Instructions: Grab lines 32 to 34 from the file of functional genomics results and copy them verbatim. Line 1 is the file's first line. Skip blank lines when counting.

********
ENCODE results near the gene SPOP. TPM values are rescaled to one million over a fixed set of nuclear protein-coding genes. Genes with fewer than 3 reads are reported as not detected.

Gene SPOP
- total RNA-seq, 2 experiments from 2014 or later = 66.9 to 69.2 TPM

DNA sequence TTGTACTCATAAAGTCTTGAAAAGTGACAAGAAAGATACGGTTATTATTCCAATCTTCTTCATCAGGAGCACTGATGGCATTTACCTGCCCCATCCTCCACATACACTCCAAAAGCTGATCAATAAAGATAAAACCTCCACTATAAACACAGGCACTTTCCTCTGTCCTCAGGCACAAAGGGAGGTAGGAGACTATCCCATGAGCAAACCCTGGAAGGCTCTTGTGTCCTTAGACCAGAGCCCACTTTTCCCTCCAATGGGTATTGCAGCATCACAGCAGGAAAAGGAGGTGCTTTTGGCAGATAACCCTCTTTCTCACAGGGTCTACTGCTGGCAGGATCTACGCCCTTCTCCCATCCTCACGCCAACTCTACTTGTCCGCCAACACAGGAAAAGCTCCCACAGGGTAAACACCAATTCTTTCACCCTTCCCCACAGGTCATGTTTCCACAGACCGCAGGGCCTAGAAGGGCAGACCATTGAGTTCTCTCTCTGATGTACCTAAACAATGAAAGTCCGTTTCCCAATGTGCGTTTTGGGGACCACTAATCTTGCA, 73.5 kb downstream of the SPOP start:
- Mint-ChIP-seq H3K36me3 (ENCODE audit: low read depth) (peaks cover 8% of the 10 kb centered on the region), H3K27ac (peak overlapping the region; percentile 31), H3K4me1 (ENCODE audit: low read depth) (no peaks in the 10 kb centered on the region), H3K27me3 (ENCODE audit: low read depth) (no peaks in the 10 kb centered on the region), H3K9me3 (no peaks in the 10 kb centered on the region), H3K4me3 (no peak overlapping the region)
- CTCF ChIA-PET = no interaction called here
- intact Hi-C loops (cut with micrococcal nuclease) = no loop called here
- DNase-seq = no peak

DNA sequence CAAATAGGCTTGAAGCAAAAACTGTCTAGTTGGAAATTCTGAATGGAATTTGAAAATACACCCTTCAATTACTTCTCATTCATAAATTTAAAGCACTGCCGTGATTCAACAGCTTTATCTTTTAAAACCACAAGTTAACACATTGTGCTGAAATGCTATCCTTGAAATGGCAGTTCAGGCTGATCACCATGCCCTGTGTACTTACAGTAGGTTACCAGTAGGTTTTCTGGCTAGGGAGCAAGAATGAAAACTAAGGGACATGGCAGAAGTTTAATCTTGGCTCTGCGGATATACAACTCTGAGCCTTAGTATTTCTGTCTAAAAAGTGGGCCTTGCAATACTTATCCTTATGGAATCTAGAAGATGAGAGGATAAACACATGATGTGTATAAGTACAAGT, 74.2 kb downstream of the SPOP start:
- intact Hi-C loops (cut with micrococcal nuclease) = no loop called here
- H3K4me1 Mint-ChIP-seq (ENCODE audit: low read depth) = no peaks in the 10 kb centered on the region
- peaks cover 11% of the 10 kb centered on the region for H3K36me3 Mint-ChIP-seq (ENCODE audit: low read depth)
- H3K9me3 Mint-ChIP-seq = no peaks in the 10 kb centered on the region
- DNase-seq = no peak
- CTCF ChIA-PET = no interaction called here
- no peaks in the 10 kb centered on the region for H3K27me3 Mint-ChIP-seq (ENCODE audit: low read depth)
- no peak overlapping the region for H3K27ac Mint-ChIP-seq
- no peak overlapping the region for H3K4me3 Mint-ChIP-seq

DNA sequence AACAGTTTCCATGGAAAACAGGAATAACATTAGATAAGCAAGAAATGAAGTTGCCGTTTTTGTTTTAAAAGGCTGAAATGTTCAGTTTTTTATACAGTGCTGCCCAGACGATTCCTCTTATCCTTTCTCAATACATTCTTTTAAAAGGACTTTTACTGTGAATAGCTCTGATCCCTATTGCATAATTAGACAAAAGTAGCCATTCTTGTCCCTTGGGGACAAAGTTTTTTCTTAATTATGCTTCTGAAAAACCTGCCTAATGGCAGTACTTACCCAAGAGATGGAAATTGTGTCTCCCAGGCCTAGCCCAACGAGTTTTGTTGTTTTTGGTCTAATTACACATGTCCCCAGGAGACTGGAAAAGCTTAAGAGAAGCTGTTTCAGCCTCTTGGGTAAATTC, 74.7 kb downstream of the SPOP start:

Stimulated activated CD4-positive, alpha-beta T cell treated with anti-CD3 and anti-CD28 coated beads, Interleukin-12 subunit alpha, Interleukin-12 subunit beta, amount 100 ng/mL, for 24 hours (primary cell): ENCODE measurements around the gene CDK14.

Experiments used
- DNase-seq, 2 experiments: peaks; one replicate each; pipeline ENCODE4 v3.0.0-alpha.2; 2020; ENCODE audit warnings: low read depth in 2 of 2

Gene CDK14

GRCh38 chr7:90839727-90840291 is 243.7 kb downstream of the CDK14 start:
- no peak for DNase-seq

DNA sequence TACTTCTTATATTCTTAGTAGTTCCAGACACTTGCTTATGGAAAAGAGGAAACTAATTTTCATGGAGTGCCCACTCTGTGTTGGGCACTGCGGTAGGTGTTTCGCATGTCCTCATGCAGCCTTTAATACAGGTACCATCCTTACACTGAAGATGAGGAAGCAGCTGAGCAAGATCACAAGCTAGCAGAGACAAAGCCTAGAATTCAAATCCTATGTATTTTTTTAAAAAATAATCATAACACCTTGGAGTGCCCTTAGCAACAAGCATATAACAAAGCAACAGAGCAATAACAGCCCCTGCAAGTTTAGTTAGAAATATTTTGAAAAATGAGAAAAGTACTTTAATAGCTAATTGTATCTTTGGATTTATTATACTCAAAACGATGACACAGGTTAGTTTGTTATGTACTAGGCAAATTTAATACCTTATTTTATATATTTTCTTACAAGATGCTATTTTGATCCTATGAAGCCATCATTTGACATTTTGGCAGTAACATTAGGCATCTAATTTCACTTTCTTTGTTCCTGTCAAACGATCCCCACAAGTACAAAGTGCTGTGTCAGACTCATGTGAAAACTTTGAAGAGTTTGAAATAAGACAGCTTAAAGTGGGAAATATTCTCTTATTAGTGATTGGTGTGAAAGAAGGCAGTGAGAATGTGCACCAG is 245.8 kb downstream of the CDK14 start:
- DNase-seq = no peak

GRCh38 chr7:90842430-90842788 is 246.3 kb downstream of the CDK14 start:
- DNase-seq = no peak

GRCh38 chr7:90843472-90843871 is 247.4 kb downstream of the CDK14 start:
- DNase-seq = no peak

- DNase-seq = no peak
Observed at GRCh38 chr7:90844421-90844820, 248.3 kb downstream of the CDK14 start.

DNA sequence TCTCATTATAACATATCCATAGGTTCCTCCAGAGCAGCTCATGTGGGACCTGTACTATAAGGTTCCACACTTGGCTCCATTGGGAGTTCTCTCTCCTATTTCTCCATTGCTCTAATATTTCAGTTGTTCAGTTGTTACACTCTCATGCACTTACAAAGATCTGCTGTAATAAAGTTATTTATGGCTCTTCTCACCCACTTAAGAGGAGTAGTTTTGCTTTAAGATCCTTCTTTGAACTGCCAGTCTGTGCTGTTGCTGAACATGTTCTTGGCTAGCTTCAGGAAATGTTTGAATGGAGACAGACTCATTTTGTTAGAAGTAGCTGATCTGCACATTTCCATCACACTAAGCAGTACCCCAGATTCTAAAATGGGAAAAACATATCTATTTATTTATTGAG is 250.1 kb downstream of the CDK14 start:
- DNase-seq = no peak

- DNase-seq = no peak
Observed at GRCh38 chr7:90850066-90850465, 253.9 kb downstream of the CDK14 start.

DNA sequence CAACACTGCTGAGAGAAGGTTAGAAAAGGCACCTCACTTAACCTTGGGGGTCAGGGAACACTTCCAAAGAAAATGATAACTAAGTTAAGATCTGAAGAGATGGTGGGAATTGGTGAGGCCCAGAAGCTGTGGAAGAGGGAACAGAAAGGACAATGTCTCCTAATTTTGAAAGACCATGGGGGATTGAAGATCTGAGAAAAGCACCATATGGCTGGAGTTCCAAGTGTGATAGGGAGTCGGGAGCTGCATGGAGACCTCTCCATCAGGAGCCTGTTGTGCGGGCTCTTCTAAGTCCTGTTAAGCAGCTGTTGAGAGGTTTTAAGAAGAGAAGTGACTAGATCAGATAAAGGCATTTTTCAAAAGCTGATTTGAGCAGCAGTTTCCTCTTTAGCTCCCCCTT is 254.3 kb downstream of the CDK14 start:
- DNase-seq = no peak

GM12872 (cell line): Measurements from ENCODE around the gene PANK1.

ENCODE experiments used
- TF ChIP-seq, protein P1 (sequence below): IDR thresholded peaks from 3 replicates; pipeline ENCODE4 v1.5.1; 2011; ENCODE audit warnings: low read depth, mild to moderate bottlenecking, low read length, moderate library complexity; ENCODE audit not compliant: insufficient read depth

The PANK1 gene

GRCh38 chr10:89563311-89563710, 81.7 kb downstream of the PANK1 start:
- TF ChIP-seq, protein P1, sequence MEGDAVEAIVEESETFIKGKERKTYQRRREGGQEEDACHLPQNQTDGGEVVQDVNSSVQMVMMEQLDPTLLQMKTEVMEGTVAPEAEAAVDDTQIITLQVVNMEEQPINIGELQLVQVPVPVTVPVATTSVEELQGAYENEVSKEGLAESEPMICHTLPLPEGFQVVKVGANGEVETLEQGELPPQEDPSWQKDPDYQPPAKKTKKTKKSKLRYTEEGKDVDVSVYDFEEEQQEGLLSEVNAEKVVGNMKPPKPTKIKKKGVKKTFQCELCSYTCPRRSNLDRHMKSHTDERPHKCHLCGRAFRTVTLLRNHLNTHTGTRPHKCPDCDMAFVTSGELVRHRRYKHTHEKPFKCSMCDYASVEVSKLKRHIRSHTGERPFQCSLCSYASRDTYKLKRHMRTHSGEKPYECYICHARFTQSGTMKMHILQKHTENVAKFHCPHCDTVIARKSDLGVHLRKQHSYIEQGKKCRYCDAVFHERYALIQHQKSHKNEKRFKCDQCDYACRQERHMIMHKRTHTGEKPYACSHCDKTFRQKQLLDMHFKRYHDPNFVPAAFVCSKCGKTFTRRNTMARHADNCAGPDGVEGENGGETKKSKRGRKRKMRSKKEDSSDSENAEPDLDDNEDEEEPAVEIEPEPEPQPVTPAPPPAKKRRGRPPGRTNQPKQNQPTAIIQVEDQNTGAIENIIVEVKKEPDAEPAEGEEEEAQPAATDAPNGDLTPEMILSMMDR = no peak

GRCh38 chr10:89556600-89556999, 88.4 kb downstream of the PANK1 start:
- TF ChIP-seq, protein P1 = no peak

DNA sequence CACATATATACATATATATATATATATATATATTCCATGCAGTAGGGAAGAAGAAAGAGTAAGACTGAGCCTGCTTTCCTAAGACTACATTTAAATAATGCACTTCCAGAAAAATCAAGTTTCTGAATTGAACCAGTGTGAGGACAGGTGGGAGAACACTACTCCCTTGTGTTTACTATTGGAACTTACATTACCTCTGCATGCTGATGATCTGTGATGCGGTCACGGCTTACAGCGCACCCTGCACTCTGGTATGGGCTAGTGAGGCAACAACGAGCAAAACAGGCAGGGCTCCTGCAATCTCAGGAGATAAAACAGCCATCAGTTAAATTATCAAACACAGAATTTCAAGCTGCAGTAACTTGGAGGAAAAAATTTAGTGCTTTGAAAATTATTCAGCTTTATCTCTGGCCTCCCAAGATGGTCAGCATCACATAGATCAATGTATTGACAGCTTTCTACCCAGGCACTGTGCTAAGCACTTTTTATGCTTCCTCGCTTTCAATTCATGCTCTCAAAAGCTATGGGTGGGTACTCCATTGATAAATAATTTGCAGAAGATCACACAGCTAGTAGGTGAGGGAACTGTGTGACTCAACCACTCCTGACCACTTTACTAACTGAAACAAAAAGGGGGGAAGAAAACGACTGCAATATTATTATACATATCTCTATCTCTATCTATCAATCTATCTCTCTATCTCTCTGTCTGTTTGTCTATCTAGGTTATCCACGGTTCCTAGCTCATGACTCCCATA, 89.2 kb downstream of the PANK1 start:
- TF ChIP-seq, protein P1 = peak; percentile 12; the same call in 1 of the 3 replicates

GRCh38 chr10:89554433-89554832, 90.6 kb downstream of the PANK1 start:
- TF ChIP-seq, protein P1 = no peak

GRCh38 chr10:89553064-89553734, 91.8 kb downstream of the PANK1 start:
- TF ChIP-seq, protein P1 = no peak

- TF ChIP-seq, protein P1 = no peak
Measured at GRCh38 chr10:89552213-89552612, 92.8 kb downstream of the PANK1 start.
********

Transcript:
- DNase-seq = no peak
Observed at GRCh38 chr7:90844421-90844820, 248.3 kb downstream of the CDK14 start.

DNA sequence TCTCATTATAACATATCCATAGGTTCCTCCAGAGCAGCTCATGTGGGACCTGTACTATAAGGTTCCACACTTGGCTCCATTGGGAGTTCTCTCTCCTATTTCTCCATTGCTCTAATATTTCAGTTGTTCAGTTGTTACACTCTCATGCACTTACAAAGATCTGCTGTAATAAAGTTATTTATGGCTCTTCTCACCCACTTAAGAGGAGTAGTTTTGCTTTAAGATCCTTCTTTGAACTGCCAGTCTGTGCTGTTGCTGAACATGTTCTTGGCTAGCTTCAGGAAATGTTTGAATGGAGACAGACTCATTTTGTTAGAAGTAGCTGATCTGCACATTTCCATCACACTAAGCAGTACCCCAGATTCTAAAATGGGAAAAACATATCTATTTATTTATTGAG is 250.1 kb downstream of the CDK14 start: